After a frenzied selling season that saw top-tier cable network groups writing price increases of as much as 15 percent, the final tally for the 2011-12 upfront is in. At the risk of trafficking in a vast form of understatement, business was a-boomin’.
According to calculations made by the Cabletelevision Advertising Bureau, ad-supported cable nets took in $9.29 billion in upfront commitments, making this the most lucrative sell-off in history.
The CAB figure represents a 16 percent improvement from last year’s haul of $8 billion. The additional $1.29 billion in sales was powered by cable’s investment in high-end, original adult programming (Breaking Bad, Sons of Anarchy) and clients’ dissatisfaction with what’s available at the broadcast networks.
Naturally, the inherent efficiencies of cable also have gone a long way toward stealing share from the broadcast nets. On a CPM basis, prime-time inventory on a top 20 cable network costs about one-third as much as that on the broadcast nets.
The $9.29 billion raked in during the summer sales period represents a 38 percent gain since the “correction-year” 2009-10 upfront. In the midst of a crippling recession, national cable nets that year took in $6.73 billion in prime-time upfront dollars.
“The U.S. advertisers’ mandate spending for more cable in the past two upfront markets . . . is a market-wide testimonial to the product-selling power of cable’s video brands,” said CAB president and CEO Sean Cunningham. “It’s clear that cable brands are the lead media choice in the marketers’ quest for sales growth, new customers and deeper connections to consumers.”
In a year when cable notched an aggregate price increase of around 11 percent versus the year-ago period, top-rated cable nets like TNT, Discovery Channel, FX, and USA Network led the pack. According to RBC Capital Markets estimates, USA secured 15 percent CPM increases, while rival TNT upped its going rate by 13 percent.
Media buyers suggested that FX and Discovery Channel put up the biggest price increases, with both nets landing CPM hikes in excess of 20 percent.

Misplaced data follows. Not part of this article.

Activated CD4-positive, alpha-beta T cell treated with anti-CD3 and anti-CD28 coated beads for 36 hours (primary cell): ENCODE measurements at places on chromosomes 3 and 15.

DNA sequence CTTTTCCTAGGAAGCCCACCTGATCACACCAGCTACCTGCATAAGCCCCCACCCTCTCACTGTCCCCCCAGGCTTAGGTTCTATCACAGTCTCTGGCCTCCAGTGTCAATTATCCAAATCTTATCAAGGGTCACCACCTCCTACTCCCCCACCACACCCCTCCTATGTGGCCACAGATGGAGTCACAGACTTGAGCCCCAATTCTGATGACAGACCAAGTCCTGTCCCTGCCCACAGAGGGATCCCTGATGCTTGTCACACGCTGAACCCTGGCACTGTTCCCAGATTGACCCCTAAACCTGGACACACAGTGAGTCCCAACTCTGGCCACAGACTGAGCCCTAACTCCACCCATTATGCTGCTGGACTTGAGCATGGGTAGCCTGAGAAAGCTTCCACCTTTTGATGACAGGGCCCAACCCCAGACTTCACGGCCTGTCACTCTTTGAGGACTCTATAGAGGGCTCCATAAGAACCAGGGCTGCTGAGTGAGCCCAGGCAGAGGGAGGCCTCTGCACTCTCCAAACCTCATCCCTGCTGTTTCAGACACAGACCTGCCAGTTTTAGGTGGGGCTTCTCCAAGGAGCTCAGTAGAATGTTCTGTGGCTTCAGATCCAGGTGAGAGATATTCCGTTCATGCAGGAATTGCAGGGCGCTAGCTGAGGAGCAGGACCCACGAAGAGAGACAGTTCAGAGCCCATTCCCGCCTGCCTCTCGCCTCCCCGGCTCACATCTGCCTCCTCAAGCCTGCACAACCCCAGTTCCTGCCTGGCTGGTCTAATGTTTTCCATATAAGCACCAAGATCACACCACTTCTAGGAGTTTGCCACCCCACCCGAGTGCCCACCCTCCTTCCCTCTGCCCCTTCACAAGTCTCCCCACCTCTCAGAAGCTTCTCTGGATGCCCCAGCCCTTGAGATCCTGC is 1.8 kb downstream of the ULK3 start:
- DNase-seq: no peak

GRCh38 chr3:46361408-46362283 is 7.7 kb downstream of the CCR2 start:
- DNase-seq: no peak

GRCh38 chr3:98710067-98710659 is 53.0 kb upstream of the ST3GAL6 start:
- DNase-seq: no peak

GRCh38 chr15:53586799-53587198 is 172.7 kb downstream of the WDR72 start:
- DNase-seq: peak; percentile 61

On the other side of the fence, broadcasters took in some $9.2 billion in upfront sales, bettering their year-ago haul by 8 percent. CBS enjoyed the most lucrative sell-off, bringing in $2.7 billion in prime-time commitments, on an average CPM increase of 14 percent.
The combined $18.5 billion broadcast and cable market matched analysts’ early expectations. Back in April, Anthony DiClemente of Barclays Capital had the broadcast upfront dead to rights, predicting a $9.23 billion bounty.
While sales execs snapped up a record chunk of marketing dough, investments were tempered by the outlook for the upcoming season. RBC noted that the broadcast nets generally guaranteed 2011-12 ratings declines of around 5 percent, while cable networks guaranteed gains of between 2 percent and 3 percent. This jibes with the ongoing decline in broadcast deliveries and moderate year-over-year viewership increases among the top 20 cable nets.
According to Nielsen, only Univision saw growth in the 18-49 demo, improving 8 percent versus the 2009-10 TV season. Univision last week wrapped up its upfront business, booking $1.75 billion in advance commitments.
When Spanish-language media and an estimated $2.4 billion in syndication dollars are thrown into the kitty, the total upfront take for the 2011-12 season adds up to around $23.2 billion.